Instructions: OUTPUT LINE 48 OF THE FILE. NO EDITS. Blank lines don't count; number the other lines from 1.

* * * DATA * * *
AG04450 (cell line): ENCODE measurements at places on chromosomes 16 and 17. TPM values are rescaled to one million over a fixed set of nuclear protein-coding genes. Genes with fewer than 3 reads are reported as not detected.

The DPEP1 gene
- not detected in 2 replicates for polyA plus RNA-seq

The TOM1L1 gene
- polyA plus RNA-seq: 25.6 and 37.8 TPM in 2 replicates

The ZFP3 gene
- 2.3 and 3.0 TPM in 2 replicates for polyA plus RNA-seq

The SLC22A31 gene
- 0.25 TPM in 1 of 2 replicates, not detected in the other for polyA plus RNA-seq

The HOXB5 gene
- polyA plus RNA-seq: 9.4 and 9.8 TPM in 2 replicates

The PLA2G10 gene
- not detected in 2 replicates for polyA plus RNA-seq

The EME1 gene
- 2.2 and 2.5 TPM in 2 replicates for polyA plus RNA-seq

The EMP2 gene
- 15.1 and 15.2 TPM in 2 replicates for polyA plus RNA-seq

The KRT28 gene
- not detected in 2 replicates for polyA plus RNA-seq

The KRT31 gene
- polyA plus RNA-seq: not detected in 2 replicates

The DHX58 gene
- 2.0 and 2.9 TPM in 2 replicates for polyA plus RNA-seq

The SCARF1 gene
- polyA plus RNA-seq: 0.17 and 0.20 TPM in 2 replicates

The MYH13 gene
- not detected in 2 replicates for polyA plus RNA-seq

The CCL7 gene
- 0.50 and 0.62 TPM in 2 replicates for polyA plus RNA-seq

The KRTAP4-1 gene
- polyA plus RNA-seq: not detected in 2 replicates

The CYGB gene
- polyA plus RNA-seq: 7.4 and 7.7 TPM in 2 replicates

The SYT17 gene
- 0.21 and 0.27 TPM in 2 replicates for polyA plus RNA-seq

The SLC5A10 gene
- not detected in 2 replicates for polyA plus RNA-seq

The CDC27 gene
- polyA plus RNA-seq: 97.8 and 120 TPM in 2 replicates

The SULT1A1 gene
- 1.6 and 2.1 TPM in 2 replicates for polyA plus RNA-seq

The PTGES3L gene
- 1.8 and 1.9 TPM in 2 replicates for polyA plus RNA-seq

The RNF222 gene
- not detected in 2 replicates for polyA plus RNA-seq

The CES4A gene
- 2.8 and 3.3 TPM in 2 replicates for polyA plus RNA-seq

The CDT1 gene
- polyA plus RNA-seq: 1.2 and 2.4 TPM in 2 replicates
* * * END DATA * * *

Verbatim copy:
The CDT1 gene